Cooking and eating are two of my favorite things to do. Most people love to eat, but they may let someone else do the work and cook for them. However, I believe eating healthy always begins with cooking your own meals.
I can completely relate with the average American. I never used to love cooking and generally avoided it. When I did cook, the ingredients were processed with additives and preservatives. I remember those busy days when I would barely find enough time to order a pizza or go through the drive-thru for a burger for my only meal of the day. I was an educated person, but I didn’t seem to comprehend the importance of proper nutrition and cooking my meals.
The sad thing is that I wasn’t alone.
Americans Prefer Takeout Over Cooking In
Many people live this way, depending on takeout windows and quick meals to fill their stomachs. In fact, 25% of Americans consume takeout or fast food at least once every day.
Also, according to a 2011 study from the Organisation for Economic Co-operation and Development (OECD), Americans don’t spend a lot of time cooking—or even eating for that matter. The study found that Americans only spend 30 minutes daily on meal preparation. That likely means the microwave or pizza deliveryman had something do with it. When it comes to time spent chewing, Americans only spend one hour and 14 minutes eating every day, which is not a lot of time to enjoy even one meal.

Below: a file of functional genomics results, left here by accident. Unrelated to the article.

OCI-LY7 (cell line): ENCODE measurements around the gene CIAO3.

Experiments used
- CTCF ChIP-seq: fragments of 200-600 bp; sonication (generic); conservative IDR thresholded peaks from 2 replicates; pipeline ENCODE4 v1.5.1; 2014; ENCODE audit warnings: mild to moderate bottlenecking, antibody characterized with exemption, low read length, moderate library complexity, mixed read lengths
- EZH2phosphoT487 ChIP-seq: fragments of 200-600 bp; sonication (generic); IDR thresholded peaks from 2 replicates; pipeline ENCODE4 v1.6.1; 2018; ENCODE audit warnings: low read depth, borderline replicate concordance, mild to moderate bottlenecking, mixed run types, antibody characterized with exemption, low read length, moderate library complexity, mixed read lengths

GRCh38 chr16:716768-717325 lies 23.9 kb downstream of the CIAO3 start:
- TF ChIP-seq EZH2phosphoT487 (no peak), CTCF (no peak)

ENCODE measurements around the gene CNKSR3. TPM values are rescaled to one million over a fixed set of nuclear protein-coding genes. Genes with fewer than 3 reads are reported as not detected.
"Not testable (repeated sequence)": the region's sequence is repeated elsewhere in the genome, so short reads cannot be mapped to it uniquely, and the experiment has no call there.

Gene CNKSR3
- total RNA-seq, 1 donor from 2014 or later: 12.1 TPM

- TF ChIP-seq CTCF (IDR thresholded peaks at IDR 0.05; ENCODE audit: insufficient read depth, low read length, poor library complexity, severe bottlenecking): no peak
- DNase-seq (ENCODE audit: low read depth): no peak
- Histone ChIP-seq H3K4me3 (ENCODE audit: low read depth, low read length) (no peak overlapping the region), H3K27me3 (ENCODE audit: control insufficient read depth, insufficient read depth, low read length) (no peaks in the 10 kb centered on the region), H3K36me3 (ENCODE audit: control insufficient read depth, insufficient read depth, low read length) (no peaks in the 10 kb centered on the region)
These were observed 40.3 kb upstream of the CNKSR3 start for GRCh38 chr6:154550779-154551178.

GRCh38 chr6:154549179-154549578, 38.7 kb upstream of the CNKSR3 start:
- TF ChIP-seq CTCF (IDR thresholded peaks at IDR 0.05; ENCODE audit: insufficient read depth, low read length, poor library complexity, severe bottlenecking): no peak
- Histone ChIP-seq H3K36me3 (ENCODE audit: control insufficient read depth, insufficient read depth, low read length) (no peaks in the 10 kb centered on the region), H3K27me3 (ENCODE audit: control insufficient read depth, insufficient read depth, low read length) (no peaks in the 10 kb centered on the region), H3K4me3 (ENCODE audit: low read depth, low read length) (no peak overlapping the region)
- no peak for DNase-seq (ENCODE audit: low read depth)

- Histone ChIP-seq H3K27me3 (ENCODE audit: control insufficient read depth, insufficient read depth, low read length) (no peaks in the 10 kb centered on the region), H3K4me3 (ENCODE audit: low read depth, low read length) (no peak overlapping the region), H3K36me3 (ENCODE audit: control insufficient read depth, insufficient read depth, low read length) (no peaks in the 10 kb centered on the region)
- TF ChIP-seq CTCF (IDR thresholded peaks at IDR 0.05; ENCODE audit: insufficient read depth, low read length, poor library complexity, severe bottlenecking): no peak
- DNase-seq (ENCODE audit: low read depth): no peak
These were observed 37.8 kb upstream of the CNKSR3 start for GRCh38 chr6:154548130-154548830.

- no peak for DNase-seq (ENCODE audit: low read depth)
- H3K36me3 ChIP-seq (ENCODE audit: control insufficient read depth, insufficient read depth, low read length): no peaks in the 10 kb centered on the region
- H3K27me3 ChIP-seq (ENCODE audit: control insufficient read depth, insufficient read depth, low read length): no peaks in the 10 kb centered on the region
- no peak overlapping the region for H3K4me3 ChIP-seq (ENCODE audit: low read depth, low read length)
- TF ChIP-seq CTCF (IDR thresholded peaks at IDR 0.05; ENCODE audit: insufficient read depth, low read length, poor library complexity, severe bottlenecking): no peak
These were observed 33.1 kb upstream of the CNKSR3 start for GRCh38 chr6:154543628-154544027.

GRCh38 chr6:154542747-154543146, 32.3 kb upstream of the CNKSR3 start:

Don’t Have Time to Cook?
Cooking and eating should be treated with the same attention and prioritization you’d give a report or assignment at work. You put in a lot of effort and you get positive results. If you want to eat healthy and feel healthy, that same effort should be put forth in the kitchen. When you stop dialing takeout numbers and start chopping vegetables, your reward is a healthy body.
The first step in finding the time to cook is to be honest and acknowledge that you do have time. In fact, it probably takes less time than you think. Most healthy recipes only take 15 to 30 minutes. To prepare a smoothie in the morning or a salad at lunch, it takes just 10 minutes—if even that. But if you find some days are more hectic than others, preparing large batches and freezing or refrigerating meals ahead of time, on a less busy day, is always an option.
Why It’s Important to Cook Your Own Meals
Some people don’t understand why it is important to cook. For those of you doubting the benefits, here are some important reasons why you should spend quality time in your kitchen, preparing your food:
You’re Learning New Skills
Many people don’t know how to cook, or at least that’s what they tell me. Just because you don’t know something, does not mean you cannot learn to cook. There are also plenty of resources available to you. Healthy cookbooks can easily be obtained from your local library, or recipes are readily accessible online on blogs from health experts and advocates.